Choose Your Own Autobiography (Neil Patrick Harris)

Screen Shot 2015-06-17 at 1.10.49 PM I’m not a big reader of celebrity memoirs, but this one came my way for Christmas: Neil Patrick Harris’ autobiography takes the form of a choose your own adventure book, in which Neil’s life story, together with some made up incidents clearly recognizable as fantasy, are narrated as happening to “you”.

This sounds like a gimmick, since the set of people who know of Neil Patrick Harris because of Dr. Horrible or How I Met Your Mother likely has a good overlap with the set of people who retain warm fuzzy nostalgia feelings about Choose Your Own Adventure books. But it turns out that it’s formally interesting as a CYOA piece, too.

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IF-related ideas in computational creativity: ICCC 2015

ICCC is a conference dedicated to computational creativity, which includes a wide spectrum of work: programs that create artwork and images, music generators, systems that invent metaphors and jokes, story and poetry creation systems. I gave the keynote, about Versu, Blood & Laurels, and the work I’m doing in response to the feedback that we got from that process. There was a lot of fascinating content; here are a few of the highlights that had most to do with interactive fiction:

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Procjam assets

Michael Cook gave a passionate talk on the value of jams, especially jams that have been modified to make them more accessible — providing a timeframe including two weekends for people who work for a living, removing some of the constraints on what can be entered, furnishing resources to help people get started, and getting rid of the competition aspect. In particular, he’s running PROCJAM again this year, a jam for “making things that make things”; and he’s providing a set of art assets (sample shown above) for people who want some combinable art to work with. This looks like a really neat jam, and would certainly have room for IF-related work (whether that’s a generator to build IF or IF with procedural content).

He also pointed towards sortingh.at, a lightweight website designed to help would-be game-makers find the tools they need for their particular project. (It discusses IF tools including Twine and Inform, but a number of other types of game-making tool as well.)

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Peter Mawhorter spoke about choice poetics (PDF): how we classify types of choices in choice-based interactive fiction, from “obvious choice” and “dilemma (in which the two options are equally problematic)” to more esoteric types; he used a CYOA story generator called Dunyazad to produce choices that he felt ought to conform to different choice classes, as a way to interrogate the theory more deeply. This paper from FDG 2014 provides some more background on the concept of choice poetics.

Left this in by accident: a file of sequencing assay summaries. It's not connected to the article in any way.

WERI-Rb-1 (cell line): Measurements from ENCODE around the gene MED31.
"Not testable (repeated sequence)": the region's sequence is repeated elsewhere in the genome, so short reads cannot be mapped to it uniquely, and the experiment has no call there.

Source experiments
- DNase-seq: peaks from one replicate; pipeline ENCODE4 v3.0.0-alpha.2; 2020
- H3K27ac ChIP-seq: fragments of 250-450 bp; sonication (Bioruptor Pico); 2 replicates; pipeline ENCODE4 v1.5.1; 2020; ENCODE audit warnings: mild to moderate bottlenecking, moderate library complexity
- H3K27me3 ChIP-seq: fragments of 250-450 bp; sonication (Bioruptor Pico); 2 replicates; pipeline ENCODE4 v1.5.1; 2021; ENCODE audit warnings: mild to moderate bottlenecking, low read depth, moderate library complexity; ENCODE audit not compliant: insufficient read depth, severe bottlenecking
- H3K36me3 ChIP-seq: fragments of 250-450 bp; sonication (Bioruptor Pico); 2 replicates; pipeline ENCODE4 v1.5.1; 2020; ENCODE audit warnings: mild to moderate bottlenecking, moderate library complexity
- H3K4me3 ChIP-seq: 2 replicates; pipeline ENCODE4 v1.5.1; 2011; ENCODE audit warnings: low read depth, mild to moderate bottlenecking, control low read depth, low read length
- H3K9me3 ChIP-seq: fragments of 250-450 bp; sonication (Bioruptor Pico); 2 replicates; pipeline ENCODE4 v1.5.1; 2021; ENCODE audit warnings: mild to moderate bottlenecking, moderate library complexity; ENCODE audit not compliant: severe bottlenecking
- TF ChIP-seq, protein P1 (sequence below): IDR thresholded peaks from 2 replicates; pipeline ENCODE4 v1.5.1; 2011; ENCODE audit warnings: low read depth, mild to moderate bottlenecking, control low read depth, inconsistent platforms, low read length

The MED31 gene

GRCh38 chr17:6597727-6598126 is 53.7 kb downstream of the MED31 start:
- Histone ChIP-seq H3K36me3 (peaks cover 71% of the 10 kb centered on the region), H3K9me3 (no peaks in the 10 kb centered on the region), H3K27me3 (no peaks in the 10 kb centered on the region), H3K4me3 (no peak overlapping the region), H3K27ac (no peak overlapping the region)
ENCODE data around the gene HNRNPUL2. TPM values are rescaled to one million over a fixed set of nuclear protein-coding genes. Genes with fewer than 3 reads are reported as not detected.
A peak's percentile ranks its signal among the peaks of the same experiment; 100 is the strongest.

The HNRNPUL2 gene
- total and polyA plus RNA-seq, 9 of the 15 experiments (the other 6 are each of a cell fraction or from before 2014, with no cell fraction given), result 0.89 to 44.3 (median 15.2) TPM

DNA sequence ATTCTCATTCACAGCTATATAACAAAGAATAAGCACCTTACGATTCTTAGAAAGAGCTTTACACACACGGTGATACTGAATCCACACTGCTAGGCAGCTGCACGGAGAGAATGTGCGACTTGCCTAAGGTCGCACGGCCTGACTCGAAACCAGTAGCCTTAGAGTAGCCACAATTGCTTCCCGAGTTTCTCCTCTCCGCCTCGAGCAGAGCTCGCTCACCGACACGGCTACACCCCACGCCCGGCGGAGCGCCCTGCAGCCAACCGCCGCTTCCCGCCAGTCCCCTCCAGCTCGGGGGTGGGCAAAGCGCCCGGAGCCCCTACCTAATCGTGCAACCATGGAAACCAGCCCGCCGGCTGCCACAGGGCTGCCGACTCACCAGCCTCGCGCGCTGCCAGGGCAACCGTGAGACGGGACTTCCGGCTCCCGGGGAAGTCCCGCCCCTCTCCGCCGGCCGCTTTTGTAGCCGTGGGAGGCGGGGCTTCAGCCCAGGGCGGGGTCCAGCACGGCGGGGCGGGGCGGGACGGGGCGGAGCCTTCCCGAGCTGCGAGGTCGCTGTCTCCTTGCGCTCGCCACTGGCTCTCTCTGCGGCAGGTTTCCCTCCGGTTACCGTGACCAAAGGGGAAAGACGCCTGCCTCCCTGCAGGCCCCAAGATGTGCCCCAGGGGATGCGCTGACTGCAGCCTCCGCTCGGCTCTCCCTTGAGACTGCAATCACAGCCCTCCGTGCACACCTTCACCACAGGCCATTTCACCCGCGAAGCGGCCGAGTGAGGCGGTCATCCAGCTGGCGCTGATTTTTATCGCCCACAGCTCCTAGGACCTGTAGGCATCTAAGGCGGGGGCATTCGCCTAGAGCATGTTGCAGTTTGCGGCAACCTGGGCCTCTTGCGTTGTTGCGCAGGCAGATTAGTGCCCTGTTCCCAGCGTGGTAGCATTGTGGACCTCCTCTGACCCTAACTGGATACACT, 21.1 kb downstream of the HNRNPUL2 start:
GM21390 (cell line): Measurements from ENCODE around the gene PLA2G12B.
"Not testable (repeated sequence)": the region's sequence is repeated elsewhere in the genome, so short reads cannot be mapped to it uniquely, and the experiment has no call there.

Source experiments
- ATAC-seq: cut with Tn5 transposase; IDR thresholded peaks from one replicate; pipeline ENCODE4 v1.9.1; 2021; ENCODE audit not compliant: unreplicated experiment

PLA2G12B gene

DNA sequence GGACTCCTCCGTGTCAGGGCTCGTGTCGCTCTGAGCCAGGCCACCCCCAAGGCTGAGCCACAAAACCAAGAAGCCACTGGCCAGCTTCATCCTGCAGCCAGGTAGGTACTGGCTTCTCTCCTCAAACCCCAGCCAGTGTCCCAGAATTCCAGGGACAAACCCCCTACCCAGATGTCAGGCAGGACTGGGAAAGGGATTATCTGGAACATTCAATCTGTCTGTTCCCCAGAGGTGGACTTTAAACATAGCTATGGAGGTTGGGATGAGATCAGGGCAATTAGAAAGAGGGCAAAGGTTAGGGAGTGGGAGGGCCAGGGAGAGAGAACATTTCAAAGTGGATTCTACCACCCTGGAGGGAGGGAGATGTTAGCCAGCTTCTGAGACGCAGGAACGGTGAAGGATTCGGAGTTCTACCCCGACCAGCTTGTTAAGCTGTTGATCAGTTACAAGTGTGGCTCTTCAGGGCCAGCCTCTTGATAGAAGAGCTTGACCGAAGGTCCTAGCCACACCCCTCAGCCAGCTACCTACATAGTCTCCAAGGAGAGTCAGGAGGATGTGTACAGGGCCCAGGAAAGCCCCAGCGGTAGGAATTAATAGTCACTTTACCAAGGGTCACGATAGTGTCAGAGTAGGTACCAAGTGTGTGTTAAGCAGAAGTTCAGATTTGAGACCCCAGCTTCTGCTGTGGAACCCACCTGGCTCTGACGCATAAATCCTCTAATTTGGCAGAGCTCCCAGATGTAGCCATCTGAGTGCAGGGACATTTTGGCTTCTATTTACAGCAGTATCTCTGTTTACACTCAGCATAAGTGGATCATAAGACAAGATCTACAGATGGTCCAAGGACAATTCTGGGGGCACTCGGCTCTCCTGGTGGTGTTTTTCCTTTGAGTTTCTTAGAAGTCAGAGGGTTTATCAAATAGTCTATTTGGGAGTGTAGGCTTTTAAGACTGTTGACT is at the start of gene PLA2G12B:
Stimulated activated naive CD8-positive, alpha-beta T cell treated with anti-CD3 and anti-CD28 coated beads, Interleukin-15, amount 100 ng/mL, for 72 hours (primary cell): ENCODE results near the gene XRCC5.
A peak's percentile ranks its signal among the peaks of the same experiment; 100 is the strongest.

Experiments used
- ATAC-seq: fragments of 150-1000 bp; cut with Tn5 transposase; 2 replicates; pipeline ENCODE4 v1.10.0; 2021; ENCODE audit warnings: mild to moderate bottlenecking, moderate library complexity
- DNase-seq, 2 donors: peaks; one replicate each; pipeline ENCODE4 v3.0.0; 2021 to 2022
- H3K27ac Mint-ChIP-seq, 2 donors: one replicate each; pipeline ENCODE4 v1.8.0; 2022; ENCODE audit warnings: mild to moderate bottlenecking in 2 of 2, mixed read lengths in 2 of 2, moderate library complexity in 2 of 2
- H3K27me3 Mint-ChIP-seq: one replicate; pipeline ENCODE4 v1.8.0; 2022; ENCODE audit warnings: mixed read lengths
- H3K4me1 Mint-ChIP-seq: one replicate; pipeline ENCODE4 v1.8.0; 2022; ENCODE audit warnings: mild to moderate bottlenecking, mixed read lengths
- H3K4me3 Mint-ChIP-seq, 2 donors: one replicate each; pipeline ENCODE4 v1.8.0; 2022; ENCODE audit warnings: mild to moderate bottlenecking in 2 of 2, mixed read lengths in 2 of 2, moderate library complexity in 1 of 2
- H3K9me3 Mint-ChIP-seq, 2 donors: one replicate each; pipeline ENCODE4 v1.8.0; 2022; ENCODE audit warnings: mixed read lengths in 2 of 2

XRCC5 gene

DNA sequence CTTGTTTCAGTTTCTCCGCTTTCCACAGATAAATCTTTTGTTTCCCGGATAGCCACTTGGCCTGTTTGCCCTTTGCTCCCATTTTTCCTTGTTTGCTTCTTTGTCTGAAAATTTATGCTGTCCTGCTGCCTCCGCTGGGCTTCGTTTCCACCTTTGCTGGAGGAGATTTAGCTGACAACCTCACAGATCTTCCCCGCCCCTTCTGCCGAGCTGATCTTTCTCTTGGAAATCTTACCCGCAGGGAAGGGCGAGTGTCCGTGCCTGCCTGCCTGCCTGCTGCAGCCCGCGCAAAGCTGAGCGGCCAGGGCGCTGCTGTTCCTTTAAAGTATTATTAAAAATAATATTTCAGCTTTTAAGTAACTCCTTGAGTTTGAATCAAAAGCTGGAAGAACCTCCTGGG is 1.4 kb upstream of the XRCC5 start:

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Kate Compton talked about casual creators, creative tools that are a pleasure to explore and encourage playfulness and pleasure. There’s a very nice introduction to the concept online, and she’s made a wide range of examples, including Tracery, a lightweight text generator that George Buckenham has built into an easy twitterbot tool called cheapbotsdonequick.

I used cheapbotsdonequick to make IFDB Sommelier, a bot that tweets IFDB searches that combine random parameters — I was intrigued by the ability to build randomized URLs as well as randomized content text. If you are looking for something a little more NSFW, I recommend Squinky’s AbhorrentSexBot, or perhaps Jacob Garbe’s orcish insult bot.

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While there I also learned about the What If Machine:

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The What If Machine generates speculative premises and imagined outcomes for them. Some of these are more persuasive than others, but they’re all rather cool and evocative. I kind of like this one:

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Hollywood Visionary (Aaron Reed, Choice of Games)

hollywood_visionaryHollywood Visionary is a game by Aaron Reed, published by Choice of Games. And before I say a lot more about it, I need to put up a big disclaimer, because a) I beta-tested the game; b) I am currently under contract to Choice of Games for a project of my own. For those reasons, I hadn’t been planning to write up the game at all. However, since its release I’ve found myself thinking a lot about a couple of things that it does. I’d like to write about those, just so long as you know how I relate to the project and that this doesn’t qualify as a disinterested review.